Iran Defies UN, Opens A Nuclear Power Plant
Iran's hard-line president inaugurated a new phase of a nuclear facility today. A facility that will probably be used to develop a nuclear weapon, just days ahead of a United Nations deadline that requires Tehran to halt uranium enrichment.
Was this the big "surprise" we were told to expect? Many expected Iran to do something irrational as part of its millenial ambitions to bring back the 12th Imam. Could this just be a stepping stone toward that goal?
The U.N. has called on Tehran to stop the separate process of uranium enrichment, which also can be used to create nuclear weapons, by Thursday or face economic and political sanctions.
Ahmadinejad said in a speech that Iran would never abandon what he once again called its purely peaceful nuclear program.
President Mahmoud Ahmadinejad declared that "There is no discussion of nuclear weapons," and that "We are not a threat to anybody even the Zionist regime, which is a definite enemy for the people of the region."
That seems like a contradictory statement considering everything President Ahmadinejad has stated previously point to Iran's Islamic regime being determined to bring about the end of the world and it is likely to begin with the destruction of Israel.
A senior Israeli lawmaker is taking it seriously though and warned in a statement that the plant inauguration marks "another leap in Iran's advance toward a nuclear bomb."
Though the West's main worry has been enrichment of uranium that could be used in a bomb, it also has called on Iran to stop the construction of a heavy-water reactor near the production plant.
I read over at Captain's Quarters Blog that the Germans tried using heavy water for its own atomic-weapons program during World War II, and for a solid technical reason: it eliminates the need for uranium enrichment to fuel reactors, which can then yield weapons-grade fissile material. It seems as though the Iranians want to cover all their bases in creating the fuel for nuclear weapons; they continue to pursue enrichment in parallel.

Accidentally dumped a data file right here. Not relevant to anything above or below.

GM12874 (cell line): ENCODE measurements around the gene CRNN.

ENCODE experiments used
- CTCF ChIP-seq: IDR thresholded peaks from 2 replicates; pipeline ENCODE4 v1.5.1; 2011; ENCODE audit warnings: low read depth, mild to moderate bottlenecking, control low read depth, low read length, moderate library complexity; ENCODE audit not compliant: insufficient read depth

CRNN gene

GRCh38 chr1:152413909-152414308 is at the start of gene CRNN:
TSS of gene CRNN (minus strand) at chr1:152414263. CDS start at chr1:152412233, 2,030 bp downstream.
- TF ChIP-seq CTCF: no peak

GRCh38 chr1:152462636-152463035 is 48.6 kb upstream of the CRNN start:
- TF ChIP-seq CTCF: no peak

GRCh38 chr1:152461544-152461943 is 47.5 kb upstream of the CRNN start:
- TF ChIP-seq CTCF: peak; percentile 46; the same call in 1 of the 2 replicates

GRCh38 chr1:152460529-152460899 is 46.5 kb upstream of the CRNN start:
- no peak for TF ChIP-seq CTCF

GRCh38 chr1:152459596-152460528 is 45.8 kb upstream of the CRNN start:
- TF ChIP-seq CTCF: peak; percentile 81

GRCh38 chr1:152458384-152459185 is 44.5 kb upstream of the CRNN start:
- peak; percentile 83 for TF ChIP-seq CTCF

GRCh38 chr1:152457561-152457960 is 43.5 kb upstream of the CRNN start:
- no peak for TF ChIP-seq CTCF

Ahmadinejad's construction of the heavy-water plant puts a stake in the heart of the argument that Iran only wants peaceful nuclear energy. Their multiple-tracked efforts to achieve plutonium production shows quite clearly that they have spent more effort than necessary to get simple civil nuclear power production. The incentive package offered by the West would have given it to them in any case.
The United Nations has decided to go back on a previous deadline, that had already passed anyway, and extend the deadline to August 31st for Iran to stop enriching uranium. If Iran fails to do so, the UNSC will be forced to do a lot of public blustering while still not forcing Iran to pay any serious consequences.
Russian Defense Minister Sergei Ivanov says it is premature to talk about sanctions, calling for more time to resolve the dispute through negotiations. That was the Russian position on Slobodan Milosevic and Saddam Hussein as well, and in the latter case, Russia made itself one of the chief reasons that sanctions failed.
Russia and China both know that they are pretty much immune to a nuclear attack from Iran, so they sit back and stick it to the US safe in the knowlege that we are in this almost alone. The rest of the world is gambling that less support for the US will keep them out of the terrorist’s sights, so they tacitly do everything possible to keep Israel, Britain and the US at the forefront of Islamic hatred.
That leaves the US with few options, short of militarily, to stop the Iranian nuke. The Bush administration wants to still try to apply international sanctions, and may attempt a coalition of nations to join, but for sanctions to work they must have near-universal acceptance and application and this has never been the case.
Ahmadinejad said that Iran would pursue its right to develop nuclear technology even if sanctions are imposed.
Perhaps Mr. Ahmadinejad might be meeting up with his hidden Imam sooner than he thinks.